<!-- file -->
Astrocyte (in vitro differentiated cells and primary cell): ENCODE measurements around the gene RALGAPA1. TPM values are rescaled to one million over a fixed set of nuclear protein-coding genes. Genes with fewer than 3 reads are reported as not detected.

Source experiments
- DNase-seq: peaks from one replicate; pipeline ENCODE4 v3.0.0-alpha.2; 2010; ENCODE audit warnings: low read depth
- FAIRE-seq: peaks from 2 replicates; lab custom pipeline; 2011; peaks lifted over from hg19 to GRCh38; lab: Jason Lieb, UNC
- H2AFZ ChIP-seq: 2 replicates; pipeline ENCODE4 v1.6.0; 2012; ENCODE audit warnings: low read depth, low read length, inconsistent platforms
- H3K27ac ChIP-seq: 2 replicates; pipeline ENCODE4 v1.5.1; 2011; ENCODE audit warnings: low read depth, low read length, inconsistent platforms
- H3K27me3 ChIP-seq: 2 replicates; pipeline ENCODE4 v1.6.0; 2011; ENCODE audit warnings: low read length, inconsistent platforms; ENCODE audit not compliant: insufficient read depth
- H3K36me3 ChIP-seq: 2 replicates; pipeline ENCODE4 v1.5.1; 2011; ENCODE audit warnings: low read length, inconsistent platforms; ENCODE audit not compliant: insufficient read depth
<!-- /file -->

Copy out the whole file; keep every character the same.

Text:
Astrocyte (in vitro differentiated cells and primary cell): ENCODE measurements around the gene RALGAPA1. TPM values are rescaled to one million over a fixed set of nuclear protein-coding genes. Genes with fewer than 3 reads are reported as not detected.

Source experiments
- DNase-seq: peaks from one replicate; pipeline ENCODE4 v3.0.0-alpha.2; 2010; ENCODE audit warnings: low read depth
- FAIRE-seq: peaks from 2 replicates; lab custom pipeline; 2011; peaks lifted over from hg19 to GRCh38; lab: Jason Lieb, UNC
- H2AFZ ChIP-seq: 2 replicates; pipeline ENCODE4 v1.6.0; 2012; ENCODE audit warnings: low read depth, low read length, inconsistent platforms
- H3K27ac ChIP-seq: 2 replicates; pipeline ENCODE4 v1.5.1; 2011; ENCODE audit warnings: low read depth, low read length, inconsistent platforms
- H3K27me3 ChIP-seq: 2 replicates; pipeline ENCODE4 v1.6.0; 2011; ENCODE audit warnings: low read length, inconsistent platforms; ENCODE audit not compliant: insufficient read depth
- H3K36me3 ChIP-seq: 2 replicates; pipeline ENCODE4 v1.5.1; 2011; ENCODE audit warnings: low read length, inconsistent platforms; ENCODE audit not compliant: insufficient read depth